It’s been a rough week.
J.J. Watt is out for the season, Brad and Angelina are splitting up and our choices for the next U.S. president are not exactly optimal.
How are we expected to sleep at night with all this madness going on in the world? Judging by the increasingly angry Facebook posts I’ve been reading, people are pretty upset by these three news flashes – although the first two hardly impact our daily lives (unless, of course, you were unfortunate enough to draft J.J. for your Fantasy Football team and there’s a large pot of money at stake).
I didn’t watch last week’s presidential debate (my mom was in town for a visit and suggested it might not be a good idea for us to watch it together based on our differing political views). I don’t really have a preference between Donald and Hillary because I don’t really like either of them.
That said, I don’t know anything about foreign policy or tax reform or how the Veterans Administration does business. I took one of those online quizzes to see which presidential candidate I am most likely to support, and the answer was Libertarian Gary Johnson. Who? Yeah.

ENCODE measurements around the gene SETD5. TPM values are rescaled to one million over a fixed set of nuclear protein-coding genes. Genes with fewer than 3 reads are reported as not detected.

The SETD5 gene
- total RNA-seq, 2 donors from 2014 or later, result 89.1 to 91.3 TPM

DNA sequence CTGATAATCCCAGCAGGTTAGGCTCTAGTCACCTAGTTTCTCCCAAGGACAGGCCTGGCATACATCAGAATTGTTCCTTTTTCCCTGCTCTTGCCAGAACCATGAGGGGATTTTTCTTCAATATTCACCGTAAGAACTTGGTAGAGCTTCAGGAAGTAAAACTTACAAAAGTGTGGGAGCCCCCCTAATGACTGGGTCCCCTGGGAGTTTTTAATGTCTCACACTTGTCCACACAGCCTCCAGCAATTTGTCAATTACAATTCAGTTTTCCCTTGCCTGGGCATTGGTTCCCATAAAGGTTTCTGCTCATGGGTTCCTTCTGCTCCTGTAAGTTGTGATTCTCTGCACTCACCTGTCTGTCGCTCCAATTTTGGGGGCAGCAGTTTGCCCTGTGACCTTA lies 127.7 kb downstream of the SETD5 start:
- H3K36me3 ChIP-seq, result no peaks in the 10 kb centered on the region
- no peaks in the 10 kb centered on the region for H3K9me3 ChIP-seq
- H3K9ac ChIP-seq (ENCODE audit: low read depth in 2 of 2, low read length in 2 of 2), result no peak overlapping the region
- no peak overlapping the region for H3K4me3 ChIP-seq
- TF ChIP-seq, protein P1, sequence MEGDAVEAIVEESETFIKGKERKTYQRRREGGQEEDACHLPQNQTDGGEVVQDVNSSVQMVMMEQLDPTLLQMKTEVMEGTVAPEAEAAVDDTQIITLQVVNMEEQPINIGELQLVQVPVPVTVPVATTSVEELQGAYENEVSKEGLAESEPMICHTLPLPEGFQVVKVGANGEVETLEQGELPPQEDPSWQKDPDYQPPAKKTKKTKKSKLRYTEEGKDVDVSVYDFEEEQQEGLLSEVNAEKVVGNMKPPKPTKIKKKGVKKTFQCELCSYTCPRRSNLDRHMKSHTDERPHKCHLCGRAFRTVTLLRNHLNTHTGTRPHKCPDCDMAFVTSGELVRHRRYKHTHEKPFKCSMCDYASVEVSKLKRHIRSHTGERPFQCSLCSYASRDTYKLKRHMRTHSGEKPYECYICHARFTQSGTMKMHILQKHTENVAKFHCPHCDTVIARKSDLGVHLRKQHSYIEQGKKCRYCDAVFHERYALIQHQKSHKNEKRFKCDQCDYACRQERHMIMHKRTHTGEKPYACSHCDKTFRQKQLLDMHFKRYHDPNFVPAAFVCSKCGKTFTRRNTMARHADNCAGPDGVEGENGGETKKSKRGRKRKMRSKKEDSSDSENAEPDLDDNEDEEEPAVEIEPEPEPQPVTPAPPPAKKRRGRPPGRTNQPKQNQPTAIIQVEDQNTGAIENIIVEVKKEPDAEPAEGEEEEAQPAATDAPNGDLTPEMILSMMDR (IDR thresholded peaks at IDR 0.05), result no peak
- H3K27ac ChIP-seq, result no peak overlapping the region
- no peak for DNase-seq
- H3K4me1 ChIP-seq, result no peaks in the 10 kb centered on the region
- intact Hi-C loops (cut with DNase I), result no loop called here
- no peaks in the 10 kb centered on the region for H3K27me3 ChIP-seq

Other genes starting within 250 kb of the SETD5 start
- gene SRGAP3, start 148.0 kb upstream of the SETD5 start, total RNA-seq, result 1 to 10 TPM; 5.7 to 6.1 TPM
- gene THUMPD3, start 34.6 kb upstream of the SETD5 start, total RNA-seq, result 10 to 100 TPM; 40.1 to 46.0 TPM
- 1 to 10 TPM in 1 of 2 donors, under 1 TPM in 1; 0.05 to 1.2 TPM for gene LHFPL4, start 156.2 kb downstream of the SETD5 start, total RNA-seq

Here’s the thing about politics. While we can (mostly) all agree that our votes matter, and the decision of who to elect as leader of our country is undoubtedly an important one, why are people so passionate about national politics and so complacent about getting involved at the local level?
Showing up at a Commissioners Court meeting could light a fire under the elected officials to get that pesky pothole fixed. If you want to know how the school district is spending its money, show up to a board meeting. Get a firsthand look at how the City Council is using your tax dollars.
All these local meetings are open to the public, and I’m sure they would actually be thrilled to have occasional visitors. But rarely does anyone show up, other than to snap a photo of their kid being honored for Student of the Month. Our local public servants work hard to be good stewards of your money and to provide the best education possible for your children.
We may not be able to make much of an impact on how the next U.S. president handles ISIS, but I bet we could get the superintendent to let us know how the new band hall is coming along. Start small, and you might be surprised at the difference you can make.
April Towery is the editor of The Meteor. She can be reached at (936) 348-3505 or firstname.lastname@example.org.